It was the police line-up from hell. Forget all those "Law and Order" scenes where a victim stands anonymously behind a one-way mirror. Sri Lankan journalist Namal Perera had to stand eyeball-to-eyeball with 42 army intelligence officers in April, each of whom, Perera explained to me while demonstrating his fiercest tough-guy glare, faced him with a cold stare and arms folded aggressively.
Perera had to think back to that day nine years earlier, on June 30, 2008, when attackers on two motorcycles and in an unmarked white van chased him and his friend as they left the Sri Lanka Press Institute in Colombo, where he was deputy director at the time. He recalled how, as the van blocked their car, he looked straight into the eyes of its driver, before assailants bashed the windshield, beat him and his friend with clubs, and fled as a crowd gathered. After receiving assurances of protection from police last year, Perera picked out those eyes and one more pair from the lineup.
Sri Lanka's 26-year civil war--during which CPJ documented repeated violence against journalists--ended in May 2009. Yet authorities have not secured a single conviction in the cases of 10 Sri Lankan journalists murdered there in retaliation for their work since 1992. This lack of progress led to Sri Lanka's consistent appearance from 2008 to 2015 on CPJ's annual Impunity Index, which highlights countries where journalists are slain and their killers go free.
Perera's case is unusual--a victim who survived and could ID his attackers.
Impunity for crimes against journalists remains a front-line issue in Sri Lanka; indeed, ending impunity was a promise of the government of President Maithripala Sirisena when he defeated Mahinda Rajapaksa in elections in 2015. In the past three years, threats against journalists have sharply receded. The freer atmosphere is the main reason why Himal Southasian was relocated to Colombo a few months ago, after being virtually shut down in Kathmandu, Aunohita Mojumdar, the magazine's editor told me. And it's why UNESCO says that it chose Colombo for its conference in December on promoting freedom of expression and the rule of law "through ending impunity for crimes against journalists."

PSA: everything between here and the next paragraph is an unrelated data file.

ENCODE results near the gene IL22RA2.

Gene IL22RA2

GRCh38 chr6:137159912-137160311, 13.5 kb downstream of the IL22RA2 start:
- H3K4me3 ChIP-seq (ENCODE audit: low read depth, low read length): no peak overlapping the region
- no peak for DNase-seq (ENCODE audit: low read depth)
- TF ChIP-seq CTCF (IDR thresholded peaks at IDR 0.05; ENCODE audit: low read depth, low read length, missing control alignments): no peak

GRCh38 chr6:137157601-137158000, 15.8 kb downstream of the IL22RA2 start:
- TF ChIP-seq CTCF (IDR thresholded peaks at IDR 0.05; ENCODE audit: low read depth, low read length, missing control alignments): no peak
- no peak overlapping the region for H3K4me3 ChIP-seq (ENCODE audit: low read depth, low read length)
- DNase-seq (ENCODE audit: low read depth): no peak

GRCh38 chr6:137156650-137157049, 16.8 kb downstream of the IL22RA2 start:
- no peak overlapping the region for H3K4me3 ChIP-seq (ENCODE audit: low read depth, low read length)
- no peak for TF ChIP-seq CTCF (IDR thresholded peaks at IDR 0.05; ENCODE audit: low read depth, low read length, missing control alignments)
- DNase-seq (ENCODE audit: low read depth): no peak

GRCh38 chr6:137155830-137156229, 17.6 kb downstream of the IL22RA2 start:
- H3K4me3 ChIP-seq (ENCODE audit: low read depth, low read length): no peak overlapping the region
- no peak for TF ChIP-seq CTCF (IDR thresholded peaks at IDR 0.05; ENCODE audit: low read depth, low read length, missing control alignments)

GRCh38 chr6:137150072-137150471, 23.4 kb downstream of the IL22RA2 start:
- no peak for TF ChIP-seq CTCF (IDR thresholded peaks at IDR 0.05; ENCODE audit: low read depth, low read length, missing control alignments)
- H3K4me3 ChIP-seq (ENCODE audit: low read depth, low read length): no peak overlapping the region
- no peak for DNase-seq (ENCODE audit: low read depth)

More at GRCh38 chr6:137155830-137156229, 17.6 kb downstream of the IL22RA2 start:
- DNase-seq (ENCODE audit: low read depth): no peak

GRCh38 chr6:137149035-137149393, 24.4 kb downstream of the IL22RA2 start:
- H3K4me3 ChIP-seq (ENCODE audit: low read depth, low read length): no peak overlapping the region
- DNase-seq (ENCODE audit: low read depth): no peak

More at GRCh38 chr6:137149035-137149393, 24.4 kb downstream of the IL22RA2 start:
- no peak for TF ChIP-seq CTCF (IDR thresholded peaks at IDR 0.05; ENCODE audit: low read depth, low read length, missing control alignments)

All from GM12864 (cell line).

Senior government leaders attending the conference said all the right things. "All attacks will be fully investigated," promised Prime Minister Ranil Wickremesinghe, while lamenting the destruction of evidence by the previous administration. "We have a long way to go to investigate the crimes of the past, including the murder of journalists," said Mangala Samaraweera, Minister of Finance and Mass Media.
After listening to police spokesman Superintendent Ruwan Gunasekara rattle off a list of cases and the progress or lack thereof, Law and Order Minister Sagala Gajendra Ratnayaka stood up to clarify. "Where we started in most of these cases, we were starting below zero. The evidence was destroyed, many years had lapsed," he said. "But I want to assure everybody that the government is committed to this. We've asked the police to prioritize the cases on freedom of expression."
Can the cases be solved? None of the local journalists with whom I spoke while in Colombo are holding their breath.